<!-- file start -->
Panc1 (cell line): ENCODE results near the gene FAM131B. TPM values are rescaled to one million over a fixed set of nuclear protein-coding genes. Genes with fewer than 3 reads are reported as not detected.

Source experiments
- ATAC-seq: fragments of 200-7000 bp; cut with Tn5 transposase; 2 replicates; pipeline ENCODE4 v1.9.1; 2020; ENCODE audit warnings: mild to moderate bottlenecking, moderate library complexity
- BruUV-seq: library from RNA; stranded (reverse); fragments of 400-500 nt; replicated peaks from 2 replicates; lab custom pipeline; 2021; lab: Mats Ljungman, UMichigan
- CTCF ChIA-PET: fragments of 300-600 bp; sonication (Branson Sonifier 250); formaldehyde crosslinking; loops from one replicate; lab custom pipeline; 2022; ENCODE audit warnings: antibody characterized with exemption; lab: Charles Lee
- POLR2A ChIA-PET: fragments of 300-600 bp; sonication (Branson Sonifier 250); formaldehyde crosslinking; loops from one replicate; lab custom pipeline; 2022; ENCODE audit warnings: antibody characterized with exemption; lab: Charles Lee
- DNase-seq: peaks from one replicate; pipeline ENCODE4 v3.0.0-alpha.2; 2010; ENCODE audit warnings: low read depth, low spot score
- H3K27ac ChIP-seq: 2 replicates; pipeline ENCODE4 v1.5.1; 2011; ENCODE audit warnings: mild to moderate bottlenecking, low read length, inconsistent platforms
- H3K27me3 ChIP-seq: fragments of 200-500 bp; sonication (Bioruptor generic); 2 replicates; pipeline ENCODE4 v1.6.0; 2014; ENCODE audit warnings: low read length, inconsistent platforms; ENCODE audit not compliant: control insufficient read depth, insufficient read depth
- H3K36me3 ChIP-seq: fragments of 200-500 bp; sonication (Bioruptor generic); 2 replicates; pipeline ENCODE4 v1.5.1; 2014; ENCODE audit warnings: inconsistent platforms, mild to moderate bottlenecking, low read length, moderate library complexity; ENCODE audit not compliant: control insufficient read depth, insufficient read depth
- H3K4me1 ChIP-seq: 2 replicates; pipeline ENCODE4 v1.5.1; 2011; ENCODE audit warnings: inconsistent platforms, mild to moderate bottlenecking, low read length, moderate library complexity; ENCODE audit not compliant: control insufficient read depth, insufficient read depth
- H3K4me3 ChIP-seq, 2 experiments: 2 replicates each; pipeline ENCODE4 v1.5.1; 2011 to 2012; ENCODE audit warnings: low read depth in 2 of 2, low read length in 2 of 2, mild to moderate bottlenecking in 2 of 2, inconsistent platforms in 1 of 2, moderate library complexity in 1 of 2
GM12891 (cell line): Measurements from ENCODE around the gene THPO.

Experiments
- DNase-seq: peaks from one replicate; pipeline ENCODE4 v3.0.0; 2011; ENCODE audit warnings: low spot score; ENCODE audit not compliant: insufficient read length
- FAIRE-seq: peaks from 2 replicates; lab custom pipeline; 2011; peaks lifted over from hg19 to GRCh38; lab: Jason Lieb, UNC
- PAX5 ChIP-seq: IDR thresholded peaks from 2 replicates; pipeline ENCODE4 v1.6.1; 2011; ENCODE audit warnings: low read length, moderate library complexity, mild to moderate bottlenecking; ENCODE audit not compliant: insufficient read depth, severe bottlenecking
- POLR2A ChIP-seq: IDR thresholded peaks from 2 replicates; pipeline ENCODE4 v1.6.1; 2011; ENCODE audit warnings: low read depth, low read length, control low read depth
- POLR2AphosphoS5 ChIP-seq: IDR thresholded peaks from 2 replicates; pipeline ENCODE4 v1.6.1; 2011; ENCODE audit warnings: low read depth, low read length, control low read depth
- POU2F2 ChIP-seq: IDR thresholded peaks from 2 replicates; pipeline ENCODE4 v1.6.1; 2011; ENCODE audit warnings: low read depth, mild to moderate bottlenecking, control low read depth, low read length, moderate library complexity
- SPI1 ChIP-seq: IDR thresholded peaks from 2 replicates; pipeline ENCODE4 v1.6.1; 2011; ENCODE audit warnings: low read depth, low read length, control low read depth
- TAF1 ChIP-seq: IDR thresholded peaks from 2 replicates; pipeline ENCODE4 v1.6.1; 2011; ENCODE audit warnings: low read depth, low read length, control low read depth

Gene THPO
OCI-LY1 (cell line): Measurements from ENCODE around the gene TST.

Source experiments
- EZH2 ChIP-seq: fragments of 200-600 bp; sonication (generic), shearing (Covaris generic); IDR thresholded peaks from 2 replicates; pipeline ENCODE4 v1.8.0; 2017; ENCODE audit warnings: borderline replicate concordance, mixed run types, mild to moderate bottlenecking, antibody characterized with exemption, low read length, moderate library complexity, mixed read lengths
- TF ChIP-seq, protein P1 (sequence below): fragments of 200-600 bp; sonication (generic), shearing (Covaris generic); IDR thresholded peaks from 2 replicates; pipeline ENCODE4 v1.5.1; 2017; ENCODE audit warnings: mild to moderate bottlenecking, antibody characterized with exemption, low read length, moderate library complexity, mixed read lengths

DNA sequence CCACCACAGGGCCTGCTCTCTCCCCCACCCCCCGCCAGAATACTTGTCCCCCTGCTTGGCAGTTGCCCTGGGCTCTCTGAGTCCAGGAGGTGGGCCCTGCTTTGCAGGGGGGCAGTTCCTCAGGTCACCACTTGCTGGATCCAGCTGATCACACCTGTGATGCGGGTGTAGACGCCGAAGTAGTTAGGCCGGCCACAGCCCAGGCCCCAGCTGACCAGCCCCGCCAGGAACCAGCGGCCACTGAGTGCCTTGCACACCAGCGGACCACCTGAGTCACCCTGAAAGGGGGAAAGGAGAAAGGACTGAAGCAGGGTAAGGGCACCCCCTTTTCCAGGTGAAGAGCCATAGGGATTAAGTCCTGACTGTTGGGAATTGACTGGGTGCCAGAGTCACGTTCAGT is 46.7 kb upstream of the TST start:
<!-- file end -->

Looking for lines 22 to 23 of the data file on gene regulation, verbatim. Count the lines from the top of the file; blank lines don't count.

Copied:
- TAF1 ChIP-seq: IDR thresholded peaks from 2 replicates; pipeline ENCODE4 v1.6.1; 2011; ENCODE audit warnings: low read depth, low read length, control low read depth

Gene THPO